Southern Methodist University was a dead-on fit for a midwest conference looking to expand its hold on football powerhouses, but that was back in 1984. Now, the Mustangs -- only three decades into their post "Death Penalty" rebuild -- are making their case to the Big 12.
From right after word came out last week that the Big 12 was again looking to expand:
SMU AD Rick Hart and president Turner have expressed interest to Big 12: 'We feel that we belong and have assets no one else can offer'— Bill Nichols (@BillNicholsDMN) July 21, 2016
And now this official release, which talks up SMU athletic facility upgrades and subtly points to the school's fundraising superiority against other mid-majors. Bolding is mine:
Private gifts in support of operations have been a critical component of SMU's fundraising efforts as well. Per EADA reports, SMU has the second-largest athletics budget among non-autonomy conference schools and the second-largest football budget in the American Athletic Conference. Resources impacting the health, safety and well-being of all student-athletes have been enhanced in areas such as nutrition, mental health and equipment. SMU's 17 varsity sports are provided the full complement of scholarships, up to the full cost of attendance. All of this is possible as a result of the generous support of the SMU community. Since 2012, Mustang Club annual giving has more than doubled, from $2.6 million to $5.5 million, and donor support of operations has surpassed $40 million over the last four years.
For the fiscal year ending May 31, 2015, SMU reported $53.3 million in total athletic team revenue to the U.S. Department of Education. Of that, $16.4 million came from football. As a private university, it doesn't face the sort of disclosure requirements that would place it on USA Today's national revenue-and-expenses table, or that would make its budgetary picture a little bit clearer.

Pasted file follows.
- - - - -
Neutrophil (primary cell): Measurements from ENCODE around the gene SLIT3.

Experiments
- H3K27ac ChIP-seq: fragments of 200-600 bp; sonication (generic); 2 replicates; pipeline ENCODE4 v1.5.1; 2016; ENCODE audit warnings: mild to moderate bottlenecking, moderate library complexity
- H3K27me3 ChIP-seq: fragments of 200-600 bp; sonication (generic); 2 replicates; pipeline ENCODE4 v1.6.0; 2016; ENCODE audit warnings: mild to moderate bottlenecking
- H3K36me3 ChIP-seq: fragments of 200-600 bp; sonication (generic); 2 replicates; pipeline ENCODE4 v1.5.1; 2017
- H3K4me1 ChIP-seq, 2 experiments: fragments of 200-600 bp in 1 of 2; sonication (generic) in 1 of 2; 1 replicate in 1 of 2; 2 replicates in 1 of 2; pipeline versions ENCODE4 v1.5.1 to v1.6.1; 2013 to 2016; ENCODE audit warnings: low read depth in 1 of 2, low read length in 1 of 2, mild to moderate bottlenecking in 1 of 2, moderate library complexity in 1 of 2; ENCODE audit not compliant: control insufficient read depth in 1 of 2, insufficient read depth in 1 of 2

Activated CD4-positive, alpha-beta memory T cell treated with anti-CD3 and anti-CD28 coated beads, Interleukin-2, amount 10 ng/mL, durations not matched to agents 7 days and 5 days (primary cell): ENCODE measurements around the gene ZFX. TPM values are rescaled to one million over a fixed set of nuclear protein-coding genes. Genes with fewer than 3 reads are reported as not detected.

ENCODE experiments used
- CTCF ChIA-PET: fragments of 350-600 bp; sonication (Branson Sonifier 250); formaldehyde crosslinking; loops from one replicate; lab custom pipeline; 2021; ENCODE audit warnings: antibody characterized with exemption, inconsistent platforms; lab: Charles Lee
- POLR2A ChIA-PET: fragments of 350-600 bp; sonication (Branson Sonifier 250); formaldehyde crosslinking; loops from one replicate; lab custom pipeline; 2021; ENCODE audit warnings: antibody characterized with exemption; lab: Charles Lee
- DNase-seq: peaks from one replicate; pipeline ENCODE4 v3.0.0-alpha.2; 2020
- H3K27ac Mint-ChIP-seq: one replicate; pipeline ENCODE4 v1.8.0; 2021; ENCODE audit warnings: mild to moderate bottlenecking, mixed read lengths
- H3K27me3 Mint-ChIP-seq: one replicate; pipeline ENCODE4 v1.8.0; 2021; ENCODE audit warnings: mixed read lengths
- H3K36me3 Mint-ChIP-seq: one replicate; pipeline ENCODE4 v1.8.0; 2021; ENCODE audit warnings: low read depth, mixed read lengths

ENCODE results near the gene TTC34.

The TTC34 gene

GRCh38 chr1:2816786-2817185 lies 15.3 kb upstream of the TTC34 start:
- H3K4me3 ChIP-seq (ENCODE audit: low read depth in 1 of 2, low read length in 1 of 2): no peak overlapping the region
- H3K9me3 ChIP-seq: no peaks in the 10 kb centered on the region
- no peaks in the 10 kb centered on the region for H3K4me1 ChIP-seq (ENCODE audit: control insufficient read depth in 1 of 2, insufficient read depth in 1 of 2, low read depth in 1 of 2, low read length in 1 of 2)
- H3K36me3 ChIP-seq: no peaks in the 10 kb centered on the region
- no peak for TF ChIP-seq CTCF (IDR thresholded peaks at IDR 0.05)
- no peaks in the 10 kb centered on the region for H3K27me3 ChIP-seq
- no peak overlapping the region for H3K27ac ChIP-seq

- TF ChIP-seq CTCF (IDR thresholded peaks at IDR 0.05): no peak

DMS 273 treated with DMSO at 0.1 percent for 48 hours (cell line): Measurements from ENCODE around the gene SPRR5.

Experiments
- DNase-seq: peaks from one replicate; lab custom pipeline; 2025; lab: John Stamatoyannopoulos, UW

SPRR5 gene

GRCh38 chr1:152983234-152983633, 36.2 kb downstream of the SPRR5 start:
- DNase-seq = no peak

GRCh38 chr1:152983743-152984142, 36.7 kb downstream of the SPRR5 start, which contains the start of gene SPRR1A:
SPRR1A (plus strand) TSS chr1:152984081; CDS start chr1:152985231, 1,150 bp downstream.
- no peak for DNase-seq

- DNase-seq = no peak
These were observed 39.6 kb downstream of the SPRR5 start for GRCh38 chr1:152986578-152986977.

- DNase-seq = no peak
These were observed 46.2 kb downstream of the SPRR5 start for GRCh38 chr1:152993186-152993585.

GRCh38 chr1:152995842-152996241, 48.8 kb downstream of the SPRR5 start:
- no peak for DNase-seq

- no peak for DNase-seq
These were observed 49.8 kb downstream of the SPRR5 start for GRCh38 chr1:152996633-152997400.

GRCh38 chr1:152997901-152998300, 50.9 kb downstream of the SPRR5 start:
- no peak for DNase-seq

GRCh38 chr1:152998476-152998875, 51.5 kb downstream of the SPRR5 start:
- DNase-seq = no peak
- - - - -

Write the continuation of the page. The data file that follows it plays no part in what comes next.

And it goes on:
SMU, a current AAC member, could bring a large endowment (approximately $1.5 billion) and a solid academic reputation to a new league, but its athletic endeavors haven't been up to par in the past 30 years.
The Mustangs haven't won a national title in any sport since 1986, and their football program has gone just 64-130 since the turn of the millennium. While fortunes on campus have been trending upward in the past few years thanks to the hiring of coaches like Larry Brown and Chad Morris, the school's recent history runs perpendicular to the athletic pedigree the Big 12 is trying to add through expansion.
This isn't the first time SMU has thrown its hat into the ring for Big 12 consideration. The Mustangs publicly declared themselves a candidate to replace Texas A&M in 2011 before the Aggies bolted for the SEC. In 2014, the football program reportedly dabbled with hiring former Texas coach Mack Brown in order to prop him up as a cornerstone for the conference to consider in its next round of realignment. The university clearly has aspirations that reach beyond the AAC's grasp.
SMU isn't the only candidate with an underwhelming athletics record to make their interest in the Big 12 known. Tulane athletics director Troy Dannen has laid out his university's most appealing assets The Air Force Academy, which flirted with the idea of realignment back in 2011, has also been discussed as a potential addition. Oh, and there's ECU.